Rep. Costa and Valley Agriculture Leaders Raise Concerns with Secretary Perdue
Fresno, CA – Today, Valley Congressman Jim Costa (CA-16) and United States Department of Agriculture Secretary Sonny Perdue hosted two events with local Valley producers to hear their concerns and explore ways to improve Valley agriculture.
Both events included tours of farms and sessions designed for local producers to share their concerns and priorities with the officials. Many issues critical to San Joaquin Valley communities were brought to the attention of the Secretary, including the impacts of tariffs on Valley agriculture producers and the local economy, the need for an accessible agricultural labor force, the need to improve the reliability of Valley water supplies, and the importance of immigration reform to Valley communities.
“I want to thank Secretary Perdue for coming to the Valley and hearing from our local farmers. As a third-generation family farmer, I know first-hand how vitally important trade, water, and access to labor are to our Valley’s agricultural system,” said Congressman Costa. “Agriculture is different in every region of the country, and it is important to understand these differences. California exports over 40 percent of its products, and tariffs are already beginning to negatively affect access to foreign markets. No one wins a trade war, and this one will hurt Valley communities and our families. I look forward to working with the Secretary to address these concerns.”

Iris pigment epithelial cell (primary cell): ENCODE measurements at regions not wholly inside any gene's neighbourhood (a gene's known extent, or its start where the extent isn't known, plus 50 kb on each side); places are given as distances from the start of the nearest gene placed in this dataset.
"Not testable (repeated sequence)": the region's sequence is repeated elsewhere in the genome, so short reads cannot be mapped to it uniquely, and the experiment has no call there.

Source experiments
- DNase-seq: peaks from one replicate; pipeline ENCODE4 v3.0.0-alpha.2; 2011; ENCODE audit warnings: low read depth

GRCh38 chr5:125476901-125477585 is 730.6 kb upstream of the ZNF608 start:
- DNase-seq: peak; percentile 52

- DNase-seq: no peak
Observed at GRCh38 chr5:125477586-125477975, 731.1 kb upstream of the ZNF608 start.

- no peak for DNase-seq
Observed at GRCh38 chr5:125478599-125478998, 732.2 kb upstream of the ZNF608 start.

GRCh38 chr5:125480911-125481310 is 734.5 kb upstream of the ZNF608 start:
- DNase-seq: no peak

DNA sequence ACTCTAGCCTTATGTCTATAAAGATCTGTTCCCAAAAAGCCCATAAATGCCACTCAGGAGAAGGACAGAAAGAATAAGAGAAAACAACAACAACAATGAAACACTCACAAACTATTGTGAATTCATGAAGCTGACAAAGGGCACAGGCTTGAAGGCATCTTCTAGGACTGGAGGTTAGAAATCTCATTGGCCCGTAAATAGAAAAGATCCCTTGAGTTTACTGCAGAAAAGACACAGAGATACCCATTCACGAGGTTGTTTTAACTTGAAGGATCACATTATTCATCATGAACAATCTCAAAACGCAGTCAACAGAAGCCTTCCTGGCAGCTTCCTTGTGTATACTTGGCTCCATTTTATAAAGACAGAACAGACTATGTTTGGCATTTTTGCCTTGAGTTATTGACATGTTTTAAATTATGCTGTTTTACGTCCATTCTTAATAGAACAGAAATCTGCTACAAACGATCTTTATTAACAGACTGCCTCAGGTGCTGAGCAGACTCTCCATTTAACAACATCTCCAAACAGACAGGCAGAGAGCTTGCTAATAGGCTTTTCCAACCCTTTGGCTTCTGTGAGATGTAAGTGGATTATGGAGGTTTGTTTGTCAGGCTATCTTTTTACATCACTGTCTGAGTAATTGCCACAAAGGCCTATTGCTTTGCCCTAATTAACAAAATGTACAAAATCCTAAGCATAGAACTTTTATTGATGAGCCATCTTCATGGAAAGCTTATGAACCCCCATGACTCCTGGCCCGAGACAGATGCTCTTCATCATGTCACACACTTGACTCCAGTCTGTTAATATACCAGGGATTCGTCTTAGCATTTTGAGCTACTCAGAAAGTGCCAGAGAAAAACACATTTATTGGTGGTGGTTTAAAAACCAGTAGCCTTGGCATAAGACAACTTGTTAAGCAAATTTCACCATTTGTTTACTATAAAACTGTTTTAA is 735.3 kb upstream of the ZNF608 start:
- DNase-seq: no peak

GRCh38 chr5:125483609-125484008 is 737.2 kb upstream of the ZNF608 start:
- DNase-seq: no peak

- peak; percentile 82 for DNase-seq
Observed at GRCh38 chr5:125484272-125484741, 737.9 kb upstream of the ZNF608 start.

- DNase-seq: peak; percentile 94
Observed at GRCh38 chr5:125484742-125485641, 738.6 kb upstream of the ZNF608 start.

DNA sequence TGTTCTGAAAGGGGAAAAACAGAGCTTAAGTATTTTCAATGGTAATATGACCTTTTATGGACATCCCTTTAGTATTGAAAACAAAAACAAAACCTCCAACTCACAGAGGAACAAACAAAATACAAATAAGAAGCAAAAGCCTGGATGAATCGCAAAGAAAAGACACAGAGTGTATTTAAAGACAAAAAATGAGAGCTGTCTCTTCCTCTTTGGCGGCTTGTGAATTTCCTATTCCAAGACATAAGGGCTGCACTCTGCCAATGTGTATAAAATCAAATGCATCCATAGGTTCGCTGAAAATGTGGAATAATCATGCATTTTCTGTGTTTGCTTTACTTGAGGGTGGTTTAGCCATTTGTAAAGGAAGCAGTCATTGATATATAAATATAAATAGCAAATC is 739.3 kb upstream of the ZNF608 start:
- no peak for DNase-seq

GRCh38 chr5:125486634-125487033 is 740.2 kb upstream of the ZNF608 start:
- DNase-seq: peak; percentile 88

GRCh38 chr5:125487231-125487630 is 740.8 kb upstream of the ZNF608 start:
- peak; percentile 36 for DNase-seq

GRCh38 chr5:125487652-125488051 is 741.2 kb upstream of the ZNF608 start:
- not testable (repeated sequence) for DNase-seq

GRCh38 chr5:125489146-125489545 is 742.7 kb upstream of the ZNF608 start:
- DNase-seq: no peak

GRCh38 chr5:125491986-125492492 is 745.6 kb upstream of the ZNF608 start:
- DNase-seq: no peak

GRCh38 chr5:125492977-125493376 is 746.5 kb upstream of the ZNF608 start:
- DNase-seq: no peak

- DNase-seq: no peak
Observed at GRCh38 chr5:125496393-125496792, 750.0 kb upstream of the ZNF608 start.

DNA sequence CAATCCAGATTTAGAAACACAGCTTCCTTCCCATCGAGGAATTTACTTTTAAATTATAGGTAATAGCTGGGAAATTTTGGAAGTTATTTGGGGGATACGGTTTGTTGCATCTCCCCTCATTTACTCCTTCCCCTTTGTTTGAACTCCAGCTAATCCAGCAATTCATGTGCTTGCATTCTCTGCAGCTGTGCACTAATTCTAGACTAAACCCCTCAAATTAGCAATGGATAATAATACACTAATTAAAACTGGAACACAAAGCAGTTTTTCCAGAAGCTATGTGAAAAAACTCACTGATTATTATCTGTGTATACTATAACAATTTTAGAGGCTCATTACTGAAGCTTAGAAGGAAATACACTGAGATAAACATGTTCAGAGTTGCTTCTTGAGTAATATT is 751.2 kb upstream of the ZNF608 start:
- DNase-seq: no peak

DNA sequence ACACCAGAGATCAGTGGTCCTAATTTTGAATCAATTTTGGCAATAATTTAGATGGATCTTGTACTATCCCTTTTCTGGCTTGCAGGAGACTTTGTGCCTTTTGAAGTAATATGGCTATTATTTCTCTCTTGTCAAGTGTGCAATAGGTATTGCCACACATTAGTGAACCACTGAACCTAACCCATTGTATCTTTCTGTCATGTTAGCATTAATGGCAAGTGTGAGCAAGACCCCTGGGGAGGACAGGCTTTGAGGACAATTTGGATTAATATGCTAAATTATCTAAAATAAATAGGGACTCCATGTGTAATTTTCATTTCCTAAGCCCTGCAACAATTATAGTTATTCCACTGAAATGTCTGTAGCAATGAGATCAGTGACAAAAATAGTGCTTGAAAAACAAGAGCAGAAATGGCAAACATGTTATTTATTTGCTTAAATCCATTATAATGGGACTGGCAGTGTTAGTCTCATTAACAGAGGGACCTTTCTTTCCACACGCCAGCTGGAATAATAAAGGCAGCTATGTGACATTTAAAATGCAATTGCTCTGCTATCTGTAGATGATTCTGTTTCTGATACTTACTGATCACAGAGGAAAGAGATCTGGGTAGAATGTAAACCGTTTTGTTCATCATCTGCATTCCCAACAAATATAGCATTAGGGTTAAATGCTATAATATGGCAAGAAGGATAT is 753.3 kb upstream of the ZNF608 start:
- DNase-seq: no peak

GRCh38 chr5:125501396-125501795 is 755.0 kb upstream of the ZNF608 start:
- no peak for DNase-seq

Costa continued, “There is no issue more important to the future of the San Joaquin Valley than ensuring reliable water supplies. I look forward to continuing to work with my colleagues and the Administration in a bipartisan way to bring more water to our Valley.”
Congressman Costa has worked on food policy for decades, both in the California state legislature and the U.S. Congress. As a senior member of the House Agriculture Committee, Costa has been appointed to the Farm Bill Conference Committee. The Committee is made up of House members and Senators tasked with reconciling the differences between the two chambers’ versions of the Farm Bill in order to move the policy forward.